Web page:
Patrick last week proposed a plan to the legislature involving the licensing of three major casinos across the state, with potential builders bidding for the rights.,If Gov. Deval Patrick gets his wish, Bay Staters who wish to gamble may no longer have to trek down to Connecticut's Foxwoods or Mohegan Sun.
Patrick last week proposed a plan to the legislature involving the licensing of three major casinos across the state, with potential builders bidding for the rights.
A Sept. 17 executive department press release gives justification for the plan, including the creation of "tens of thousands of jobs and billions of dollars of new revenue for the commonwealth would be dedicated to road and bridge repair and construction and much needed property tax relief for more than a million Bay State homeowners."
These casinos can expect success due to high public demand and the recent federal crackdown on online gambling.
These casinos, sure to be hubs of commerce, would significantly increase the funds flowing into state coffers and help to close the funding gap in the budget, which Patrick predicted could reach $1 billion for the 2007 budget.
But these casinos cannot be built unless the proposal is approved by the legislature. This could be a tough hurdle to scale, as state House Speaker Salvatore DiMasi has, time and again, expressed his opposition to casino gambling.
Augmented revenue streams are not enough to pacify those opposed to gambling, who, according to an article in The Boston Globe, believe "expanded gambling would create social problems and hook state political leaders on gambling revenues" and "change the historic and cultural character of Massachusetts forever."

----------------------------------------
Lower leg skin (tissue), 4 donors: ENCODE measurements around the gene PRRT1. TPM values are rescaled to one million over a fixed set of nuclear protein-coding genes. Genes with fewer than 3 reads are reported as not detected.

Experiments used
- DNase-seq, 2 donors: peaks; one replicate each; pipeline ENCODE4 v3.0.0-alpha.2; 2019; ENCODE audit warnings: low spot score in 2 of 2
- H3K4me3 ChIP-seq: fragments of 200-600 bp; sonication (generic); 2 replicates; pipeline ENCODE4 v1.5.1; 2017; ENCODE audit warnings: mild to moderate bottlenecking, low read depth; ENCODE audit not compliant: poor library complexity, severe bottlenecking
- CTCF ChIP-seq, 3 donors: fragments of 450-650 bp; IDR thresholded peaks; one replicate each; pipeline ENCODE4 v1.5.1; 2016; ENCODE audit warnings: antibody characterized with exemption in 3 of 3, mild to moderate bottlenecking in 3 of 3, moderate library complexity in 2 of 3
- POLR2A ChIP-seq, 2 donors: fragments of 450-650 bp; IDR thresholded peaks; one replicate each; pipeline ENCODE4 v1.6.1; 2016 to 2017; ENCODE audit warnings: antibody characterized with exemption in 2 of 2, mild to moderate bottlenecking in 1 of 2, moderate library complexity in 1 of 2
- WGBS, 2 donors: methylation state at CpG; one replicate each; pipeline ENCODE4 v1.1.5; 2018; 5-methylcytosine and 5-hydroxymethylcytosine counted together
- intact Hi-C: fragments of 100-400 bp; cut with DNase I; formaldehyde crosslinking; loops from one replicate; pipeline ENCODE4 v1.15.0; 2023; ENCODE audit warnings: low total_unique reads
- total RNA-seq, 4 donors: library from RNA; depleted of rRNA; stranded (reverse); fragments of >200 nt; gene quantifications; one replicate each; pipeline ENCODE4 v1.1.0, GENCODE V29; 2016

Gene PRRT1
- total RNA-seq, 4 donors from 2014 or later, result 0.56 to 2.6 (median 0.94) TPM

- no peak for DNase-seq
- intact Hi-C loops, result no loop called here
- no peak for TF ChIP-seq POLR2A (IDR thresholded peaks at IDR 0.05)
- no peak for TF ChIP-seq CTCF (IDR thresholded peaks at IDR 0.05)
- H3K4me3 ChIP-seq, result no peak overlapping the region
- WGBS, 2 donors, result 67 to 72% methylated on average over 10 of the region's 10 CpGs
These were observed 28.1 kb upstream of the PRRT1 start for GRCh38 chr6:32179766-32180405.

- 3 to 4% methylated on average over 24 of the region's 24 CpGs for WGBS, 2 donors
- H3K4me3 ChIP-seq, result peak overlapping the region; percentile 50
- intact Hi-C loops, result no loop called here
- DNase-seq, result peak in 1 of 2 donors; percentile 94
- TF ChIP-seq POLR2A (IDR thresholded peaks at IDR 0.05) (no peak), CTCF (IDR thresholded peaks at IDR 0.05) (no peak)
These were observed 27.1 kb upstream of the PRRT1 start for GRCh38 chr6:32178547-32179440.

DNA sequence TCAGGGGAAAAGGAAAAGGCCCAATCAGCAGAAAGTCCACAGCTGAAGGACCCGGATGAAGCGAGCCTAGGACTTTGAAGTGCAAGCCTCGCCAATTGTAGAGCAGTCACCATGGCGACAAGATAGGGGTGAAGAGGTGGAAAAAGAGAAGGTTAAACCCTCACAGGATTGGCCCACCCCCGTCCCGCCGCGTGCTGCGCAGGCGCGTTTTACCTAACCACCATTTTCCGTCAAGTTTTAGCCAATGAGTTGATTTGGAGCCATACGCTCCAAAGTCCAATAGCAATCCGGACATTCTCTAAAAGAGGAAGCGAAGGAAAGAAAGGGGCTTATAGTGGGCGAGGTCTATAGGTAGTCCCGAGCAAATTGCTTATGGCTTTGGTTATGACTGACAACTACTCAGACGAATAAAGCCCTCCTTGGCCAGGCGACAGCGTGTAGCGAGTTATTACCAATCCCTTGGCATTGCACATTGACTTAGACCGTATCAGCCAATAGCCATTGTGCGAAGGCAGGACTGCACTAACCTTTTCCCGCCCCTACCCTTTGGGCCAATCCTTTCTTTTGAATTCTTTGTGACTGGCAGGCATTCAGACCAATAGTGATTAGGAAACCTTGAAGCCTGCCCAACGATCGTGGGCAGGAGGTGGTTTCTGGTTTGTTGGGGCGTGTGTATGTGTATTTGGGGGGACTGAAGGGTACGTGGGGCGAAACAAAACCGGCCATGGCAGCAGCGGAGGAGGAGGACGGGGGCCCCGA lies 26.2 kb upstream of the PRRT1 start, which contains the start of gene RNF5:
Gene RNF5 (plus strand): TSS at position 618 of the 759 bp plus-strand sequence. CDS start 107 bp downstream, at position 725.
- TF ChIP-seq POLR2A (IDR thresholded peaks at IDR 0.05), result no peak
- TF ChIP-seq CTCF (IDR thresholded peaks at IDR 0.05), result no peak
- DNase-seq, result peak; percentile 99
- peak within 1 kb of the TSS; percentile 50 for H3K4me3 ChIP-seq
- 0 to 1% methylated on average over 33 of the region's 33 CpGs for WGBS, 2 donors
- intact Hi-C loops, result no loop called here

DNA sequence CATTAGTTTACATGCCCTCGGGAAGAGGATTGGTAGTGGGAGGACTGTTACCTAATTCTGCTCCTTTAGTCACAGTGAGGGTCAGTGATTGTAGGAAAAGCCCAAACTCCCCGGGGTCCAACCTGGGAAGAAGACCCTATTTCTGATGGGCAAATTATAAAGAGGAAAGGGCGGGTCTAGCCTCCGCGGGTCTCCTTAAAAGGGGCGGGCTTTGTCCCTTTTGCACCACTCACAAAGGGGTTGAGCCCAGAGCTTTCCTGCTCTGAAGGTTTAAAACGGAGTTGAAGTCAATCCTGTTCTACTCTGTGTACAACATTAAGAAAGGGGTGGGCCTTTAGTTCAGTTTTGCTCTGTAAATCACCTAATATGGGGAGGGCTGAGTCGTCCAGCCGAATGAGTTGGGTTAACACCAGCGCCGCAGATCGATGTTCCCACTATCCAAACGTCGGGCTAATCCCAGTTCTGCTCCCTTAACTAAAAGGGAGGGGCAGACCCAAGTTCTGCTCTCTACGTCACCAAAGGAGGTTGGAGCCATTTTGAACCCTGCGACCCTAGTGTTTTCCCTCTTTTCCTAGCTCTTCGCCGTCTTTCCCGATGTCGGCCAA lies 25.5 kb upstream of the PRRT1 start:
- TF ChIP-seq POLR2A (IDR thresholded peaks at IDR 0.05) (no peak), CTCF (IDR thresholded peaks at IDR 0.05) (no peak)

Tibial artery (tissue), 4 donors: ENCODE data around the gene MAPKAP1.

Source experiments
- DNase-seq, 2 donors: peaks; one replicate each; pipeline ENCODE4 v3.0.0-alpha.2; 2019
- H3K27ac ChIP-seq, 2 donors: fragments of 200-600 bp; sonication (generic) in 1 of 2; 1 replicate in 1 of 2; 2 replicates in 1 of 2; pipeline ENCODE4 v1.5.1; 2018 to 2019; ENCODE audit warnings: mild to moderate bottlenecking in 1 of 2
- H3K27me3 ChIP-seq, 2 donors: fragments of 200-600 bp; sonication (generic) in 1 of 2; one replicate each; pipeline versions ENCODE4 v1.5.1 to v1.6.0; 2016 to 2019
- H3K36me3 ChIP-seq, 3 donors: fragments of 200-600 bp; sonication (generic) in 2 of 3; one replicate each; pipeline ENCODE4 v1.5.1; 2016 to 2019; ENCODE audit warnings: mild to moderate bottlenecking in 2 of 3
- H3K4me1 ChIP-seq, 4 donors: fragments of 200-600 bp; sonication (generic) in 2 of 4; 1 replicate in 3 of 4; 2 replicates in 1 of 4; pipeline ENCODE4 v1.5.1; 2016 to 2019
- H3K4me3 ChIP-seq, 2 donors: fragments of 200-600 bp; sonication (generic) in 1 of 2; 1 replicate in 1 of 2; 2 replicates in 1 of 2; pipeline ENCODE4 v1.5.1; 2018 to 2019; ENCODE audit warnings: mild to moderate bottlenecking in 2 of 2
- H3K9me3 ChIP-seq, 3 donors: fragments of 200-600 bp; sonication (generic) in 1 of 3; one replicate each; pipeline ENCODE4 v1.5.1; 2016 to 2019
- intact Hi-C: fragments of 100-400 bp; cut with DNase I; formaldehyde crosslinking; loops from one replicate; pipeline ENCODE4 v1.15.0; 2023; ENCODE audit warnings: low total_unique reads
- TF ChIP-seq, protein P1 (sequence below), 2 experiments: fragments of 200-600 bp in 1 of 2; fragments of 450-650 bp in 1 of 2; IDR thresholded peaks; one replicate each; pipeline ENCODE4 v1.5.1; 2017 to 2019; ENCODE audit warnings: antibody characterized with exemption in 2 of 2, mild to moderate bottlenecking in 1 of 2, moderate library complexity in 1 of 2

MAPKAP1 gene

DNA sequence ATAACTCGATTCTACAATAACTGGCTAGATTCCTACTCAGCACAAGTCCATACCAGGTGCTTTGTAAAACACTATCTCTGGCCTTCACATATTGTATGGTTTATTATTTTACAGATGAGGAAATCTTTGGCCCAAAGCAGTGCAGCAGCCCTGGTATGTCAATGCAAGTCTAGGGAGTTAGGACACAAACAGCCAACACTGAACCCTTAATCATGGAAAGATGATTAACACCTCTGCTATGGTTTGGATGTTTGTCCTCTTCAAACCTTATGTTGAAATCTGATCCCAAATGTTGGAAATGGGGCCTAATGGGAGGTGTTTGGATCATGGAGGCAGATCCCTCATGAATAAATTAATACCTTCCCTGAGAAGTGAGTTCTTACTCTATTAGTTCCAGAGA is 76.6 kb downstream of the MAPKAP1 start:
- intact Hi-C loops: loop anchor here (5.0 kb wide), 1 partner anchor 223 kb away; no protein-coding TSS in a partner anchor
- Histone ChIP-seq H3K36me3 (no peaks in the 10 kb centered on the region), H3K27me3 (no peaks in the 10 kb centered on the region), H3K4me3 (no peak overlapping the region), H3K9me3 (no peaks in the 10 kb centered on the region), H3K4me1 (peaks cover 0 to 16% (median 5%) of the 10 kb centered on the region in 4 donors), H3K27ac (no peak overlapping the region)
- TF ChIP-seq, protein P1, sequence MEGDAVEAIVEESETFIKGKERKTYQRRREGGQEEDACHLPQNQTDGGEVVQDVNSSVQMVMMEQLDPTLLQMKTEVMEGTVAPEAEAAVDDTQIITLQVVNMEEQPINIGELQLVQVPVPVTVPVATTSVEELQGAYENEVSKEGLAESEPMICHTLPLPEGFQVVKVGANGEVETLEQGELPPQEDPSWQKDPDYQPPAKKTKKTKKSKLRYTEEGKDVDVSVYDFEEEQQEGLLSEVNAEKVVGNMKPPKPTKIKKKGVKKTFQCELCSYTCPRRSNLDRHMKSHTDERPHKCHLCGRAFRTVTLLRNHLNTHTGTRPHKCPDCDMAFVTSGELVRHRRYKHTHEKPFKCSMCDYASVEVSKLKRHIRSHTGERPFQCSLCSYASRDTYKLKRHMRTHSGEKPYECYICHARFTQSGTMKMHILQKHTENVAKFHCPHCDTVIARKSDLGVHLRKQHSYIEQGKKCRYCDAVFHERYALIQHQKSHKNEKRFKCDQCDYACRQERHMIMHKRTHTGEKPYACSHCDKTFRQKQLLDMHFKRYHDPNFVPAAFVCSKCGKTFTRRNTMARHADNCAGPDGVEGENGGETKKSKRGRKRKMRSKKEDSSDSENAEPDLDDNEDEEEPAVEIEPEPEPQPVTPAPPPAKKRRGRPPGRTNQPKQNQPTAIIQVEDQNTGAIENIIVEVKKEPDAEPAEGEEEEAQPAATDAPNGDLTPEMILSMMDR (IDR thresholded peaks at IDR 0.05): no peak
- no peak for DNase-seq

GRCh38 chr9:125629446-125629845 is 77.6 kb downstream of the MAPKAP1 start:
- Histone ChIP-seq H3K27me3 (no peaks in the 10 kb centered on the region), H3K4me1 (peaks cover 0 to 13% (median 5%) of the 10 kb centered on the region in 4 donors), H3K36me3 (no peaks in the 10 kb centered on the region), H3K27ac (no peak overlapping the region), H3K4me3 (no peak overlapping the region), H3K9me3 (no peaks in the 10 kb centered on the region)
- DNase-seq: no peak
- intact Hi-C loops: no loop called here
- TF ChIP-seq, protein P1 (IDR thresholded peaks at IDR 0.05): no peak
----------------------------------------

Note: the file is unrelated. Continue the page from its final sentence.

The critics of the plan bring up legitimate concerns, but their insistence on keeping Massachusetts from moving forward could deprive the state of a once-in-a-generation opportunity.
The cultural character of Massachusetts-like that of all states-is continually changing.
It's called progress; without it the Pilgrims never would have come to Massachusetts in the first place.
And as for "social problems," one can only ask why the state feels it necessary to tell its citizens what is and is not acceptable.
People are perfectly capable of making their own decisions-and they have, taking nearly $1 billion of their Massachusetts-earned money across the border to Connecticut casinos each year.
In 2006, under their terms of agreement with the state, Connecticut's two casinos paid the state $427 million.
Wouldn't that money go a long way to combat "social problems" like substandard schools, high crime rates and lack of affordable housing?
In their July 22 issue, The Cape Cod Times reports that "Connecticut casinos haven't had much difficulty finding the help they need, with a goodly number of jobs going to recent immigrants."
And these new residents are just what Massachusetts needs. If the state's population continues to decrease, it could lose a seat in Congress in the next national census, decreasing its prominence in national affairs.
If the legislature fails to approve Patrick's licensing proposal, it will send a discouraging message to the people of Massachusetts, whose state the measure could greatly improve.
But this is a sobering and improbable thought: Patrick's plan should be passed. Failing to do so would be like playing poker and moving all in with a pair of twos.,Douglas P. Chase